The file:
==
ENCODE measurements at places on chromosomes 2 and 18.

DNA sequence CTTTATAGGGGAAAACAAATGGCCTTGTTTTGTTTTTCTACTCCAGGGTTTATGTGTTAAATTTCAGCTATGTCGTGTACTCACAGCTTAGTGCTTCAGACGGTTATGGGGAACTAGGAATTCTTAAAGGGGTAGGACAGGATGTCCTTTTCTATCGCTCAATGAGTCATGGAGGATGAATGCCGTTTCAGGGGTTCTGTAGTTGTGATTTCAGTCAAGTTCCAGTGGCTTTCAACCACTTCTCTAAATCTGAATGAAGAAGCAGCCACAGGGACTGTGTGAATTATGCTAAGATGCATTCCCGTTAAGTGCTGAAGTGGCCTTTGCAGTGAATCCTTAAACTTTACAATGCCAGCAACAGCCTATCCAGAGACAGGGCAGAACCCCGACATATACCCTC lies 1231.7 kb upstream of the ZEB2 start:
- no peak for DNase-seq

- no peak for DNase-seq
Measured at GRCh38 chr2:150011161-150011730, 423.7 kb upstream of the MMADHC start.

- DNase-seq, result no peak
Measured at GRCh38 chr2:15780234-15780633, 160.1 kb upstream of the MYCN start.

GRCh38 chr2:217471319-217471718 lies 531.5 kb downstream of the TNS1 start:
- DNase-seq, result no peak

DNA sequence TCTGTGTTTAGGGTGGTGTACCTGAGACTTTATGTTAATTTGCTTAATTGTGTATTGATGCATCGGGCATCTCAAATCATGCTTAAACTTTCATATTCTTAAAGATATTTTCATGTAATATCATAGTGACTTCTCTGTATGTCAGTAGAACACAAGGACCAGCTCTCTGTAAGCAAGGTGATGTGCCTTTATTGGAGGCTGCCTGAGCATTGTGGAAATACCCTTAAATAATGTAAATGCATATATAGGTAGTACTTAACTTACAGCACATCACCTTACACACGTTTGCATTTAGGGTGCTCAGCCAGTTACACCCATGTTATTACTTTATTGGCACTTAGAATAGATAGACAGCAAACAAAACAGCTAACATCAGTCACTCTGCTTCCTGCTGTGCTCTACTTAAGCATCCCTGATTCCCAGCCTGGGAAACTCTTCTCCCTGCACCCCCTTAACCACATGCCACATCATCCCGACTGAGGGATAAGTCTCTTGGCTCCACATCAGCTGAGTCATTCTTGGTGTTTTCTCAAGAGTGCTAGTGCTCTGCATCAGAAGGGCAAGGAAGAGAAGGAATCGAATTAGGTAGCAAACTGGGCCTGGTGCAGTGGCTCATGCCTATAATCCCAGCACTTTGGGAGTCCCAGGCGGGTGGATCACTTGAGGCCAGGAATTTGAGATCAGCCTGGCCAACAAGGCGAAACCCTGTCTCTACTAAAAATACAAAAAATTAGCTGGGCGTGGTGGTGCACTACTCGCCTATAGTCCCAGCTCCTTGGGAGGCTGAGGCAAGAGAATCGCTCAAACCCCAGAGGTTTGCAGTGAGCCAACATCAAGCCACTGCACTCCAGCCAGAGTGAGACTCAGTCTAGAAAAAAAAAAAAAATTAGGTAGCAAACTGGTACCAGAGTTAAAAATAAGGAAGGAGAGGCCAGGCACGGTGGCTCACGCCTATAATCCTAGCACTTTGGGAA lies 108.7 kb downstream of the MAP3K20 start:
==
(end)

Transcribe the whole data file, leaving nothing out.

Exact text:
ENCODE measurements at places on chromosomes 2 and 18.

DNA sequence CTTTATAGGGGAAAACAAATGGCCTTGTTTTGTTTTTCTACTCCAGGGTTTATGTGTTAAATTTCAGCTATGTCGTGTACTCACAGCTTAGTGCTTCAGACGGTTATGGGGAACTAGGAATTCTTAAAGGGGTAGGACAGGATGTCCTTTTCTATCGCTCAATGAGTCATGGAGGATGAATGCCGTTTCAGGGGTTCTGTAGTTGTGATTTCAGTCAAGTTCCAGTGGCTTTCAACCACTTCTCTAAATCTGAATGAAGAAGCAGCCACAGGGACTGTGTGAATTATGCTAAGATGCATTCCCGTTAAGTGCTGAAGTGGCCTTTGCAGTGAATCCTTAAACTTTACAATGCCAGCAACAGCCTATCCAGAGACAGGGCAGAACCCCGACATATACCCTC lies 1231.7 kb upstream of the ZEB2 start:
- no peak for DNase-seq

- no peak for DNase-seq
Measured at GRCh38 chr2:150011161-150011730, 423.7 kb upstream of the MMADHC start.

- DNase-seq, result no peak
Measured at GRCh38 chr2:15780234-15780633, 160.1 kb upstream of the MYCN start.

GRCh38 chr2:217471319-217471718 lies 531.5 kb downstream of the TNS1 start:
- DNase-seq, result no peak

DNA sequence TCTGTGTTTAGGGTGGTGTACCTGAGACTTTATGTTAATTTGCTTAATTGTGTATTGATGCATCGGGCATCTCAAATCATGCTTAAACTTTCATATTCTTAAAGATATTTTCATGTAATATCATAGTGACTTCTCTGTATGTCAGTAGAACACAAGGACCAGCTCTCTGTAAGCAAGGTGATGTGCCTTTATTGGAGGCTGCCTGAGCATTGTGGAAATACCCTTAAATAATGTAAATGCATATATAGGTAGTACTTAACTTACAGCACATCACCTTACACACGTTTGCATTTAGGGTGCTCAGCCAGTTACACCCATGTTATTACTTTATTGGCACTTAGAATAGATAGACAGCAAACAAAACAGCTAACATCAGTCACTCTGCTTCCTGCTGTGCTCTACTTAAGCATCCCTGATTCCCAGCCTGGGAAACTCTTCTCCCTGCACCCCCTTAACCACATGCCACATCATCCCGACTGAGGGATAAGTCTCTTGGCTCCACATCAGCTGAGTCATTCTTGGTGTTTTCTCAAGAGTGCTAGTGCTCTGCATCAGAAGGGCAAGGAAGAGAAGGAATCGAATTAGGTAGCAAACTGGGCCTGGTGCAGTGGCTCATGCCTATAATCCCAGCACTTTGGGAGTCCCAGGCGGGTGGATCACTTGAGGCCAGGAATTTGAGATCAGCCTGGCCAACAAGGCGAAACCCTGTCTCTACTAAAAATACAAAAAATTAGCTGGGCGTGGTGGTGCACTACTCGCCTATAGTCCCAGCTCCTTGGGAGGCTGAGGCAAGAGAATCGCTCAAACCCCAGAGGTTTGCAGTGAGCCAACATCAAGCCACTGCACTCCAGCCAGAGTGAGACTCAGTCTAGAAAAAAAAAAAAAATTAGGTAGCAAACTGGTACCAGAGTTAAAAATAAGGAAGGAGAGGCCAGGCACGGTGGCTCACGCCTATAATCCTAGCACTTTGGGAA lies 108.7 kb downstream of the MAP3K20 start: